4

My problem is the following. I have a huge dataset of forest stands. All the information are separated but in many cases the stands have different age and this is marked in one attribute for example

age = 14/2

This marks that one part of the stand is 140 years old and the rest 20 years.

My problem is that I need to have these two values separate, optimally in two colums:

age 1 = 14
age 2 = 2

Also, not always is the first number consisted of two digits, and vice versa.

Any ideas how I can do it? I was thinking of using FieldPyCalculator, but I'm not any good with Python.

5

If you just want to split this string into two integers you can use the Python split function and convert the resulting two list entrys from type string to type integer.

age = '14/2'
ages = age.split("/")
age 1 = int(ages[0])
age 2 = int(ages[1])

or as a function:

def split_age(self, age):
    return(int(age.split("/")[0]), int(age.split("/")[1]))

This function would return a touple of age integers.

  • Martin, than you very much, this works very well. – Meto Feb 6 '15 at 14:18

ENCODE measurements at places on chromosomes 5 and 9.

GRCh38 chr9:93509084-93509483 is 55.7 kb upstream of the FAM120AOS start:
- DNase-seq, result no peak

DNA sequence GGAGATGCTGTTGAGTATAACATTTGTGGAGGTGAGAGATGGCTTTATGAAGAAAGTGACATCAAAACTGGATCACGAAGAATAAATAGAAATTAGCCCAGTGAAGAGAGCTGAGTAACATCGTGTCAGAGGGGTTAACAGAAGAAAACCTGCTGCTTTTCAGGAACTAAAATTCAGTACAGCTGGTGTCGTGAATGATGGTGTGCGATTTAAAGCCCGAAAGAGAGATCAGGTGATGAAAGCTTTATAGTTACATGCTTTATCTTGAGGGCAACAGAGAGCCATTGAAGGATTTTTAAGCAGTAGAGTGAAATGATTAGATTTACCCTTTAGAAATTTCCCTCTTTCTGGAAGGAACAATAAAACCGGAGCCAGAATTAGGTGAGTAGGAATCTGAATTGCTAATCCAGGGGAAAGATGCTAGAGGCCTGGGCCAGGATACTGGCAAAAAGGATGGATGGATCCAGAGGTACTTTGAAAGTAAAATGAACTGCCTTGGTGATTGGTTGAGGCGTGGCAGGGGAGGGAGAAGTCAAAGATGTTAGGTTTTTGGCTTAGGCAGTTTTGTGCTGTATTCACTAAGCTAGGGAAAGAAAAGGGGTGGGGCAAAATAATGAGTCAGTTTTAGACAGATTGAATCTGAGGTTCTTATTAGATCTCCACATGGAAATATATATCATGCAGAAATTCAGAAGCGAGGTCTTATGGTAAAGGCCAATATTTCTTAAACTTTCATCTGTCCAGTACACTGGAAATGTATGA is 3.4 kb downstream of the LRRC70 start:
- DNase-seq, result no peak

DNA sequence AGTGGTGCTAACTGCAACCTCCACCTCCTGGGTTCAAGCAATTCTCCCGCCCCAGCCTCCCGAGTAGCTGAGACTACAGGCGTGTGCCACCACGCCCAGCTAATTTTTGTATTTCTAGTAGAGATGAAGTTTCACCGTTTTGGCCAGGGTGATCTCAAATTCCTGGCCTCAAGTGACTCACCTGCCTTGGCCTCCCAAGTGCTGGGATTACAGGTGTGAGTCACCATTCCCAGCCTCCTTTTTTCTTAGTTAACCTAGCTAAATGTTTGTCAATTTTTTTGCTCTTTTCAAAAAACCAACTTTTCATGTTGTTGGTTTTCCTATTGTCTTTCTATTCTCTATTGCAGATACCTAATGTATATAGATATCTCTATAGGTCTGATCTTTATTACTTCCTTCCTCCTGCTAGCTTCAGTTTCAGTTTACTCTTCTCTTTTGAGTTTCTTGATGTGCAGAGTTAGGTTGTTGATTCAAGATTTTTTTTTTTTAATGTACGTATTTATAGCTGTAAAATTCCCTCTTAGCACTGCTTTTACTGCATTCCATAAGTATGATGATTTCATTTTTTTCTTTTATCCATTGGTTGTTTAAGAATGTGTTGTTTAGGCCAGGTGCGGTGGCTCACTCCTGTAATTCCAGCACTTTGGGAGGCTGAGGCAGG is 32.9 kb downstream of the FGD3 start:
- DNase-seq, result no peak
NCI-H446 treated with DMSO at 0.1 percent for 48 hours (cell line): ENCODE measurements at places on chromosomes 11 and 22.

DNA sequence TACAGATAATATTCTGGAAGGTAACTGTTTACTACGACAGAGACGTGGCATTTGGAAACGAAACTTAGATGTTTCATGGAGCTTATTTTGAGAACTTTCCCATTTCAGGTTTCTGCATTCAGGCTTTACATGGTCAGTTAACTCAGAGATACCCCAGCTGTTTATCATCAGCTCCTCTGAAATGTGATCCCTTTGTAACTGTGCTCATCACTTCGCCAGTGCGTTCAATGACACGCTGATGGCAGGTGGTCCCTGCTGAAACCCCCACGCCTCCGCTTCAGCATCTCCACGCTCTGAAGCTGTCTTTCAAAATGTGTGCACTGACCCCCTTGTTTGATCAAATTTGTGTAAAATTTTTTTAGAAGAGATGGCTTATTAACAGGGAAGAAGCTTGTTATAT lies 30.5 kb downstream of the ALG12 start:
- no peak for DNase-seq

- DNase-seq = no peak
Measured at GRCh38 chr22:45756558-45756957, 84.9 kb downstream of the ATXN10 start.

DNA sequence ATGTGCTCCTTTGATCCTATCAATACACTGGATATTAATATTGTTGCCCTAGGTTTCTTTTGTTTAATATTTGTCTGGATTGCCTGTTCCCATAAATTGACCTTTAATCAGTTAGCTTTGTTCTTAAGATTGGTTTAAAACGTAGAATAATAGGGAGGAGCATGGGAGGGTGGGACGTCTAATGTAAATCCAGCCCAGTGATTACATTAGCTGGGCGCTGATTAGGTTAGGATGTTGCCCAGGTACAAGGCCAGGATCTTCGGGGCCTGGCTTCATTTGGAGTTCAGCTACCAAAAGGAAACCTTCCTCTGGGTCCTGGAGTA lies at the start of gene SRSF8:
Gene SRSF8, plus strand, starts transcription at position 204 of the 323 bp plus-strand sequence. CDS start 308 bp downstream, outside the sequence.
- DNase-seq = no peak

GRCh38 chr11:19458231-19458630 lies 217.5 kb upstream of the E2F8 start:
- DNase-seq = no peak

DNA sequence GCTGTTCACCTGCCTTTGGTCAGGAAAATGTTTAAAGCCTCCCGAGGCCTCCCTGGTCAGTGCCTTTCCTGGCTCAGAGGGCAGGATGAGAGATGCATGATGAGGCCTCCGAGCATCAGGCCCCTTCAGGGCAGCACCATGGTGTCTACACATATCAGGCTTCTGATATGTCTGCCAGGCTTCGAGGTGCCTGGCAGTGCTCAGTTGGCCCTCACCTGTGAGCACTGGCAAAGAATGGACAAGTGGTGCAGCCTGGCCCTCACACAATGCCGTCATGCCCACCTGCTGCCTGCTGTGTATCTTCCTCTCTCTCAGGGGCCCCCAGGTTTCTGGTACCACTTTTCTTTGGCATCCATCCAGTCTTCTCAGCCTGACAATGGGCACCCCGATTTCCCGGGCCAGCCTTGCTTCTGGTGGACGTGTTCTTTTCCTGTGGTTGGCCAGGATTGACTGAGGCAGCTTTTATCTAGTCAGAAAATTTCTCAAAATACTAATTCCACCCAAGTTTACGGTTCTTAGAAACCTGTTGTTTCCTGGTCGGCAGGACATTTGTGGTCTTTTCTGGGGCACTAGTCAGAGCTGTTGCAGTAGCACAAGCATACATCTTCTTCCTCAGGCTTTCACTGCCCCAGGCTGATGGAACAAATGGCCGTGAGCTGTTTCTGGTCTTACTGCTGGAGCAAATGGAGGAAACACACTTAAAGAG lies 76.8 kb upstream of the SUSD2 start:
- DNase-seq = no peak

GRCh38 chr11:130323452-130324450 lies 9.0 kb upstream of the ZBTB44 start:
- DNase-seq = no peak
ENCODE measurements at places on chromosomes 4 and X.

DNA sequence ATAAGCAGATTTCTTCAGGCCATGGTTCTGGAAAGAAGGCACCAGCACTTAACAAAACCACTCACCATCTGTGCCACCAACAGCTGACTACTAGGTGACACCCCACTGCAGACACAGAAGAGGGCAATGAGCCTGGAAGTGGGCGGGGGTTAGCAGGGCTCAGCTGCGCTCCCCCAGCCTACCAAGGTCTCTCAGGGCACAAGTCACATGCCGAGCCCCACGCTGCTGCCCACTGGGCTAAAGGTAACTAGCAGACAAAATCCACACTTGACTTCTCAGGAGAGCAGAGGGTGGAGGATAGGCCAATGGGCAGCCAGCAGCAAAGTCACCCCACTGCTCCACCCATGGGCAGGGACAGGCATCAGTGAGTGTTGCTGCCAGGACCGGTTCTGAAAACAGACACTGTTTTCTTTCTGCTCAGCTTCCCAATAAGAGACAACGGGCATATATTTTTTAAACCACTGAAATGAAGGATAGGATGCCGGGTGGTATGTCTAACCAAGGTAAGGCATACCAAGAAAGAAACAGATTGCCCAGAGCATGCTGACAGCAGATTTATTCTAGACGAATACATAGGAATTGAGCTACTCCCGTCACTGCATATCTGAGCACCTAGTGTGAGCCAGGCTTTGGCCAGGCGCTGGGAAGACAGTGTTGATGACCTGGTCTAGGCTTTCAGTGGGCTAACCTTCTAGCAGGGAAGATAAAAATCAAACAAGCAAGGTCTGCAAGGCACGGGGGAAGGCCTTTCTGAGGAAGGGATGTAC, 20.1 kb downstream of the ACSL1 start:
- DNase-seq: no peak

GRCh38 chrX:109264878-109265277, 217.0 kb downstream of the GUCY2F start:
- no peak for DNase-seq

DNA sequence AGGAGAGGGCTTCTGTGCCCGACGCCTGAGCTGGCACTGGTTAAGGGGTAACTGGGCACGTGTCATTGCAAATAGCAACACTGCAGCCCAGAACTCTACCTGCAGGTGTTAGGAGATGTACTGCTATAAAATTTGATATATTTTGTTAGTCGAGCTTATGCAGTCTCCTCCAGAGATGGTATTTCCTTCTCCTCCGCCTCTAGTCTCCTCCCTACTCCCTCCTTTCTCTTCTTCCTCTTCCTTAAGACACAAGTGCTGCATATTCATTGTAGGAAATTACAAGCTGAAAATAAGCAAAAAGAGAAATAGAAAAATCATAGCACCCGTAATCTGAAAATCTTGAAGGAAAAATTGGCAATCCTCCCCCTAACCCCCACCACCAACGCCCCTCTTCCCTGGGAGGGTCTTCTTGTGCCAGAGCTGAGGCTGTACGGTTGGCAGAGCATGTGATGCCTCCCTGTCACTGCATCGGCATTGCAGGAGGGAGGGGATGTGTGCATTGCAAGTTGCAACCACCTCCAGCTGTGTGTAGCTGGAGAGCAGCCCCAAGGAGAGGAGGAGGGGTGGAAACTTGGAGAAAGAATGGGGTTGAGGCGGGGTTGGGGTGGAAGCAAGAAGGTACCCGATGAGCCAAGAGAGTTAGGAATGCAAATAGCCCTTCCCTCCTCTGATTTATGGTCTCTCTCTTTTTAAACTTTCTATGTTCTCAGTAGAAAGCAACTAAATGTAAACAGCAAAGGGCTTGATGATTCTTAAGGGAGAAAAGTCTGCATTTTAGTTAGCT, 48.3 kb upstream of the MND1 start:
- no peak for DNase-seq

2

Great answer by @Martin! Alternatively, you can also achieve this via the normal Field Calculator by using the following commands:

When creating the column age 1:

regexp_replace("Age" , '/[0-9]*', '')

When creating the column age 2:

regexp_replace("Age" , '[0-9]*/', '')

Note: Make sure to place the forward slash / at the beginning if you want to exclude all terms after it; place / at the end to exclude all terms before it.

  • 1
    I don't know if this is working in the field calculator but with regex you can use [0-9]* to look for n numbers until a char. – Martin Feb 6 '15 at 14:15
  • @Martin, brilliant! Yup, it works like a charm. Thank you for that, I learnt something :) – Joseph Feb 6 '15 at 14:20
1

One more option using the Field Calculator,

For age1,

left("Age", length("Age") -  strpos("Age" ,'/'))

For age2,

right("Age", length("Age") - strpos("Age" ,'/')-1)
  • Another very good method, I never used the left and right operations before but great to see how it applies here! – Joseph Feb 6 '15 at 14:25

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